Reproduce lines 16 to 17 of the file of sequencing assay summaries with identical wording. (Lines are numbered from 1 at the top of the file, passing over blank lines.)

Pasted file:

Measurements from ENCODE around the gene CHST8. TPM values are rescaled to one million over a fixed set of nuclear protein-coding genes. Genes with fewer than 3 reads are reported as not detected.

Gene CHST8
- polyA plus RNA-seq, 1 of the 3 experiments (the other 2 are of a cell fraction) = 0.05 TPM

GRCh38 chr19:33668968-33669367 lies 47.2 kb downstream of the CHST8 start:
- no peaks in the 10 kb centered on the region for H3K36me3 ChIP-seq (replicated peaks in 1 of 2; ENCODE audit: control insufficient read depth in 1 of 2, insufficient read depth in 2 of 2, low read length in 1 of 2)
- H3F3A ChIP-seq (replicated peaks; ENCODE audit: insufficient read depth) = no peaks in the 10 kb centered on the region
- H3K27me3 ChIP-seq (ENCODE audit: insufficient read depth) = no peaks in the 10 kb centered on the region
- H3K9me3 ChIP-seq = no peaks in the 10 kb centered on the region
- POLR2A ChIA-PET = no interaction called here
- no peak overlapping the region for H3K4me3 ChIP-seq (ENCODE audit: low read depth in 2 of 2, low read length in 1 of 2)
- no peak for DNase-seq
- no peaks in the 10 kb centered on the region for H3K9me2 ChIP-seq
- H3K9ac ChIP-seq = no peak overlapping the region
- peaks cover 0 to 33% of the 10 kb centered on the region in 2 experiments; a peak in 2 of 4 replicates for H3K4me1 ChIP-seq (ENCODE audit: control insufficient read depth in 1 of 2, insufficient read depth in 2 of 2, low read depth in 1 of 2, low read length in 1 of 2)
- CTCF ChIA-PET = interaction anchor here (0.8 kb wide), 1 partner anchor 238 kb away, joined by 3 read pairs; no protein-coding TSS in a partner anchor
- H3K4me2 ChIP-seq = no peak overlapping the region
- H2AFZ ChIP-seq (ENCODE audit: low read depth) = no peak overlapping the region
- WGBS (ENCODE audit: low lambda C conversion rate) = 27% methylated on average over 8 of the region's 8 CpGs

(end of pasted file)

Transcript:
- H3K4me2 ChIP-seq = no peak overlapping the region
- H2AFZ ChIP-seq (ENCODE audit: low read depth) = no peak overlapping the region